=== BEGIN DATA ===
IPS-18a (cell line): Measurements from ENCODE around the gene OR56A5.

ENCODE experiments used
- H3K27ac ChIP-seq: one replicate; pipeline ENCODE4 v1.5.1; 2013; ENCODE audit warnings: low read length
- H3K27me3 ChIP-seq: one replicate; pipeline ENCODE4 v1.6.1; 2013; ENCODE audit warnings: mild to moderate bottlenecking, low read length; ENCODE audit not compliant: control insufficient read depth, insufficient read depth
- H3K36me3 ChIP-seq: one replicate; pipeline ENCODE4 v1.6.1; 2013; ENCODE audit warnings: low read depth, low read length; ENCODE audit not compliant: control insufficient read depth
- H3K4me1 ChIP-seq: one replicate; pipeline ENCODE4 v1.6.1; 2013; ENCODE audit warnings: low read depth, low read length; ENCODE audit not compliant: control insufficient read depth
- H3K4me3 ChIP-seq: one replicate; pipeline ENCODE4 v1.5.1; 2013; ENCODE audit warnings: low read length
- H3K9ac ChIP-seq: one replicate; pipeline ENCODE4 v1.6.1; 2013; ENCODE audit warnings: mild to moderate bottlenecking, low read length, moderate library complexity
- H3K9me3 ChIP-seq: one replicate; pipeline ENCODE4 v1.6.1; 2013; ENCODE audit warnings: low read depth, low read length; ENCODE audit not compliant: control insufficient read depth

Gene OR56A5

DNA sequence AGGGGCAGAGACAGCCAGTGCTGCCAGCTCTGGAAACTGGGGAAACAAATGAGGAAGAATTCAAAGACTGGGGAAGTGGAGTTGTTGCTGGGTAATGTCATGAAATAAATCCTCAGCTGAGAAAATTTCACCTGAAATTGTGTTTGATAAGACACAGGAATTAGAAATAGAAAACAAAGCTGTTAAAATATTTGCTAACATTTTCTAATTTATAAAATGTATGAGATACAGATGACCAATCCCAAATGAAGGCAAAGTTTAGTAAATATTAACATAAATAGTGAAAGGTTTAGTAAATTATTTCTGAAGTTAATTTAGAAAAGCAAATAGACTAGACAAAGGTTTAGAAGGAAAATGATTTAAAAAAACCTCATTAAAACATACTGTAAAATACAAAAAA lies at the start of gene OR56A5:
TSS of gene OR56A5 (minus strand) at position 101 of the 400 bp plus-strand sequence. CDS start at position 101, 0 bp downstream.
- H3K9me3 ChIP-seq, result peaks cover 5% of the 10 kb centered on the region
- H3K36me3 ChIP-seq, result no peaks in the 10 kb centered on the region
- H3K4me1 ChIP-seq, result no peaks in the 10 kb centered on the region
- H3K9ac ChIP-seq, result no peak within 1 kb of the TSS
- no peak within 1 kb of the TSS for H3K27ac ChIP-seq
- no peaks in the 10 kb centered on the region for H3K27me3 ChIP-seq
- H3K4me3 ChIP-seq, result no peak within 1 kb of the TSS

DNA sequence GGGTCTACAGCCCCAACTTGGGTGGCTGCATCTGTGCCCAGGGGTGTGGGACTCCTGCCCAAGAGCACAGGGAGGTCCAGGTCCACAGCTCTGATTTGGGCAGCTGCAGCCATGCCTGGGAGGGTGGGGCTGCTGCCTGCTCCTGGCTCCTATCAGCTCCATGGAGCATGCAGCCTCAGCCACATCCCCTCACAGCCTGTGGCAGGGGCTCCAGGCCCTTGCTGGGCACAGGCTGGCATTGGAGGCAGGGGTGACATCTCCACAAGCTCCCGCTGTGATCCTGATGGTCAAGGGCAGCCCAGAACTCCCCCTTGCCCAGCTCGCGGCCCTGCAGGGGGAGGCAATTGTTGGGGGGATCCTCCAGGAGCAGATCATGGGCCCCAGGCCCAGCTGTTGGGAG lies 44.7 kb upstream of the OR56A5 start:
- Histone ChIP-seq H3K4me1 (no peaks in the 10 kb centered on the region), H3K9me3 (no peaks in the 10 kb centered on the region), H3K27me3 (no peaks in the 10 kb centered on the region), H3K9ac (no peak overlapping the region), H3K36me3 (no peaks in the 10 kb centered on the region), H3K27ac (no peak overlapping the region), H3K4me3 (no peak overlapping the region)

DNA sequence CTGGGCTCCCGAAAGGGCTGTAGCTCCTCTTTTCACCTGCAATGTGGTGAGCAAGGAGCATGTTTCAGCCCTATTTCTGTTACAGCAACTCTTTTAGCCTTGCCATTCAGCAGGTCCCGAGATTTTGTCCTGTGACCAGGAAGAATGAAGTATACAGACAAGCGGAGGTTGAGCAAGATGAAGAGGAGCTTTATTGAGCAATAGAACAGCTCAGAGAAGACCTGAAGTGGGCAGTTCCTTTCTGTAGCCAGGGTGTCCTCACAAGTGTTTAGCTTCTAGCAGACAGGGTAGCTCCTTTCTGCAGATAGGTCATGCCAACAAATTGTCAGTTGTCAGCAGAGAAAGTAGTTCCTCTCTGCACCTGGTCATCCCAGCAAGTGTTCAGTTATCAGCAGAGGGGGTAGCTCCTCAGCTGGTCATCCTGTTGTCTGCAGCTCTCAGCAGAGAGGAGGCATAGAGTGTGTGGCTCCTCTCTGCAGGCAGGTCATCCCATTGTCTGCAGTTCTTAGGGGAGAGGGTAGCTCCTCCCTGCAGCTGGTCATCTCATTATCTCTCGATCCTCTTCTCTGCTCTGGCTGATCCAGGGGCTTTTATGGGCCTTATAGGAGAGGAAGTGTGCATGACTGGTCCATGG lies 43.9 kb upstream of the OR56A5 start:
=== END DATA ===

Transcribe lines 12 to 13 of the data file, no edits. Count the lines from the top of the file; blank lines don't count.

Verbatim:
TSS of gene OR56A5 (minus strand) at position 101 of the 400 bp plus-strand sequence. CDS start at position 101, 0 bp downstream.
- H3K9me3 ChIP-seq, result peaks cover 5% of the 10 kb centered on the region